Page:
Marshall, D. B., & English, D. J. (2000).Neural network modelling of risk assessment in child protective
services. Psychological Methods, 5(1), 102-124.
Maucieri, L. P. (2003). Predicting behavior with an artificial neural network: A comparison with linear
models of prediction (January 1, 2003). ETD Collection for Fordham University, NY, USA. Retrieved
from http://fordham.bepress.com/dissertations/AAI3098134.
Mavrovouniotis, M. L. & Chang, S. (1992).Hierarchical neural networks. Computers & Chemical
Engineering, 16(4), 347-369.
Miano, P., Gilar, R., & Castejn, J. L. (2012) A structural model of cognitive-motivational variables as
explanatory factors of academic achievement in Spanish Language and Mathematics. Anales de
Psicologa, 28(1), 45-54.
Mislevy, R. J. (2013). Measurement is a Necessary but not Sufficient Frame for Assessment. Measurement,
11, 4749, 2013
Mislevy, R. J., Steinberg, L. S., & Almond, R. A. (2003). On the structure of educational assessments.
Measurement: Interdisciplinary Research and Perspectives, 1, 367.
Mukta, P., & Usha, A., (2009). A study of academic performance of business school graduates using neural
network and statistical techniques. Expert Systems with Applications, 36(4), 7865-7872.
Musso, M. F., & Cascallar, E. C. (2009a). New approaches for improved quality in educational assessments:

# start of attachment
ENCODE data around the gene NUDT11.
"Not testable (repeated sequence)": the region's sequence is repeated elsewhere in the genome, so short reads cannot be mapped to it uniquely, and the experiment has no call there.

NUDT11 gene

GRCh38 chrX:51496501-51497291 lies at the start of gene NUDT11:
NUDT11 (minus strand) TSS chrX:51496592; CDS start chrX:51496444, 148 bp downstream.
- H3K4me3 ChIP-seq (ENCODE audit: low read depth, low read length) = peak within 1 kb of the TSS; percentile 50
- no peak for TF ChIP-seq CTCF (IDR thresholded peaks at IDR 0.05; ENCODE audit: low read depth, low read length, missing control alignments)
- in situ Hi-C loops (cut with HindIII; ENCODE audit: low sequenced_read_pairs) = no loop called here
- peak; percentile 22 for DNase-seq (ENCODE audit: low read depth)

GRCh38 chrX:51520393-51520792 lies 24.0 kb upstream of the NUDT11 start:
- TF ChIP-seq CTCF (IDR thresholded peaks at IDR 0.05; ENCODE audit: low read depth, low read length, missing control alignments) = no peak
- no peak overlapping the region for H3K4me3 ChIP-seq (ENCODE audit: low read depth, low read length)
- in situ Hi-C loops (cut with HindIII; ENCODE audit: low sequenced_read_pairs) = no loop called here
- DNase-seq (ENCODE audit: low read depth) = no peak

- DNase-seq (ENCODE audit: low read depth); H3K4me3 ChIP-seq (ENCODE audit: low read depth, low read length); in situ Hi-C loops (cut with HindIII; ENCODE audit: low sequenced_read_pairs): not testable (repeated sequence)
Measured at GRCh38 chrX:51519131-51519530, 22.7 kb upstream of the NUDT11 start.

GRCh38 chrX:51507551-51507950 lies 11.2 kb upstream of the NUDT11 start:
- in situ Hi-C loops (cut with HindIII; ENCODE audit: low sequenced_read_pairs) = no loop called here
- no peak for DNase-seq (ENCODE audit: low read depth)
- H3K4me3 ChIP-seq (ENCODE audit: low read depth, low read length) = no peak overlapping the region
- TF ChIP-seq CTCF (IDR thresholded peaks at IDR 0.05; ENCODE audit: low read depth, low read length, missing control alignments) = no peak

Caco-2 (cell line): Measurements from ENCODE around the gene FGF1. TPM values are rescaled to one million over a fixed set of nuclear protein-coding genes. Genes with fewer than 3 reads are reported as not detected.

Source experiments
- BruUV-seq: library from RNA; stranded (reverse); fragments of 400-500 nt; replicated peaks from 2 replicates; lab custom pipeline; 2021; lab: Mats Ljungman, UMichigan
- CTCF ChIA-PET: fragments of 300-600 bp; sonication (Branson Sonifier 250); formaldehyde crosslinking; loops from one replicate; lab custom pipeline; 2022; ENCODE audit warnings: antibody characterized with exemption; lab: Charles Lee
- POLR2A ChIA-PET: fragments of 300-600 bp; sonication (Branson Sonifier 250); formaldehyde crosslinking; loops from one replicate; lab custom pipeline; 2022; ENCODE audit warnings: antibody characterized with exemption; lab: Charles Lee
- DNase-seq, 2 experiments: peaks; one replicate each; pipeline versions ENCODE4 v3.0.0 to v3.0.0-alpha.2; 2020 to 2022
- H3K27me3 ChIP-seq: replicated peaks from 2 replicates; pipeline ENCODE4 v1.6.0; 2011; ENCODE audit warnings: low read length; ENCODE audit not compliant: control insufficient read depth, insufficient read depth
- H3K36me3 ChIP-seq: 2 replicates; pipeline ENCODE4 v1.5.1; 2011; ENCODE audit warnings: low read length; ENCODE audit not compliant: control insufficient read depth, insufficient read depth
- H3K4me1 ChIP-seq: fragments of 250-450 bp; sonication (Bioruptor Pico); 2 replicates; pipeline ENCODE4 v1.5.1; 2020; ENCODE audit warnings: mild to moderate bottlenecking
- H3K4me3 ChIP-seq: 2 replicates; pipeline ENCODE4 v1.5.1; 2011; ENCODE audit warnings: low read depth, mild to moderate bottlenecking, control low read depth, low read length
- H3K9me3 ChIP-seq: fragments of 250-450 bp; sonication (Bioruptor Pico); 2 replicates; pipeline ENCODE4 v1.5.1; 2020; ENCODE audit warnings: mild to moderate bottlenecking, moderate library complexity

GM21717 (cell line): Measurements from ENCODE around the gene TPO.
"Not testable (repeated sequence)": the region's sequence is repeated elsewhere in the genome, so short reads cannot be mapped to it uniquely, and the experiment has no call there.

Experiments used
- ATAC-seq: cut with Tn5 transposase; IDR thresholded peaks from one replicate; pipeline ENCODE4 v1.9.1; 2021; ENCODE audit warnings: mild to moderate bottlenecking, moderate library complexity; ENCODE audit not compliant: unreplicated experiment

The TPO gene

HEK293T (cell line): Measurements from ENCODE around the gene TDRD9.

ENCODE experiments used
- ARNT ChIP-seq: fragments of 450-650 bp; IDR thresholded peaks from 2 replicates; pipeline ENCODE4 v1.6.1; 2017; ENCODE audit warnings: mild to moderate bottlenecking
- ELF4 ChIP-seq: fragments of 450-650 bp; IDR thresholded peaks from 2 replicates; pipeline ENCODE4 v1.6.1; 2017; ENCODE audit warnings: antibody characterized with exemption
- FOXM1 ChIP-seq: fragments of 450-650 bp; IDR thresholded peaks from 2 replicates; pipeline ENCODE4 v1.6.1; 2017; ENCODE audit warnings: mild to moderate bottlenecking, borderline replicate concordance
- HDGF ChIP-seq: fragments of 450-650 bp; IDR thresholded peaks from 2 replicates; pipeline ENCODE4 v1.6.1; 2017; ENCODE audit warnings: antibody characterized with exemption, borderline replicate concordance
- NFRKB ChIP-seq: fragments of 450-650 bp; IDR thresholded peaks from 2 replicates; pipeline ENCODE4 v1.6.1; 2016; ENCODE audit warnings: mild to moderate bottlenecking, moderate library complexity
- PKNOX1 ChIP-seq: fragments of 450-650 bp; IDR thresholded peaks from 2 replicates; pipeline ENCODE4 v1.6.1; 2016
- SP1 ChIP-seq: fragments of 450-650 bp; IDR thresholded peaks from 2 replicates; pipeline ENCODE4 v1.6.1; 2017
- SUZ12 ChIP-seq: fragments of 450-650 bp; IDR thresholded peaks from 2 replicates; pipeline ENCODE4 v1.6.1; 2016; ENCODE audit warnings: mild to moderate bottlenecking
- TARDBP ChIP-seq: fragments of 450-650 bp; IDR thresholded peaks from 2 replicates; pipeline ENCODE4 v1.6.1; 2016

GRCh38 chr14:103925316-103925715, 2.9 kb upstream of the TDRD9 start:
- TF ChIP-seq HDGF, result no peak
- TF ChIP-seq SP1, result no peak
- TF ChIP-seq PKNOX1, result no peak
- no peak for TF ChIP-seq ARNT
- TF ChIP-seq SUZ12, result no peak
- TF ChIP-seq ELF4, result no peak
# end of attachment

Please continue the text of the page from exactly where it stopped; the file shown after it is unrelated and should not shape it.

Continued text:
Using automated predictive systems in reading and mathematics. Journal of Problems of Education
in the 21st Century, 17, 134-151.
Musso, M. F., & Cascallar, E. C. (2009b).Predictive systems using artificial neural networks: An
introduction to concepts and applications in education and social sciences. In M. C. Richaud & J. E.
Moreno (Eds.).Research in Behavioural Sciences (Volume I), (pp. 433-459). Argentina:
CIIPME/CONICET.
Musso, M. F., Kyndt, E., Cascallar, E. C., & Dochy, F. (2012). Predicting mathematical performance: The
effect of cognitive processes and self-regulation factors. Education Research International.Vol. 12.
Nasr, G. E., Badr, E. A., & Joun, C. (2002). Cross Entropy Error Function In Neural Networks: Forecasting
Gasoline
Demand.
FLAIRS-02
Proceedings
of
the
AAAI.
Retrieved
from
http://www.aaai.org/Papers/FLAIRS/2002/FLAIRS02-075.pdf
Navas, L., Sampascual, G., & Santed, M. A. (2003). Prediccin de las calificaciones de los estudiantes: la
capacidad explicativa de la inteligencia general y de la motivacin. [Prediction of students